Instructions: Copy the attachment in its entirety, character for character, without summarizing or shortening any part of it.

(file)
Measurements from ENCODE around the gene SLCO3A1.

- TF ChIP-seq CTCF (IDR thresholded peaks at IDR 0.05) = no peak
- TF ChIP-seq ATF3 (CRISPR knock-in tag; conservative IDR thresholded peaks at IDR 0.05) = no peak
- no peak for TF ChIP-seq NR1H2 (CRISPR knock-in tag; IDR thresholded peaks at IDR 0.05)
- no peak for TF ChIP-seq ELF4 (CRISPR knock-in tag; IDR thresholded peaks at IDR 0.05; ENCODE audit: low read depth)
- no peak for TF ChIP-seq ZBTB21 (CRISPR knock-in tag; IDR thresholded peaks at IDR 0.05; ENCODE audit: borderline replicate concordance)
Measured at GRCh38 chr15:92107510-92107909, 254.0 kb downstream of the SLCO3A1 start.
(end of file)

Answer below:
Measurements from ENCODE around the gene SLCO3A1.

- TF ChIP-seq CTCF (IDR thresholded peaks at IDR 0.05) = no peak
- TF ChIP-seq ATF3 (CRISPR knock-in tag; conservative IDR thresholded peaks at IDR 0.05) = no peak
- no peak for TF ChIP-seq NR1H2 (CRISPR knock-in tag; IDR thresholded peaks at IDR 0.05)
- no peak for TF ChIP-seq ELF4 (CRISPR knock-in tag; IDR thresholded peaks at IDR 0.05; ENCODE audit: low read depth)
- no peak for TF ChIP-seq ZBTB21 (CRISPR knock-in tag; IDR thresholded peaks at IDR 0.05; ENCODE audit: borderline replicate concordance)
Measured at GRCh38 chr15:92107510-92107909, 254.0 kb downstream of the SLCO3A1 start.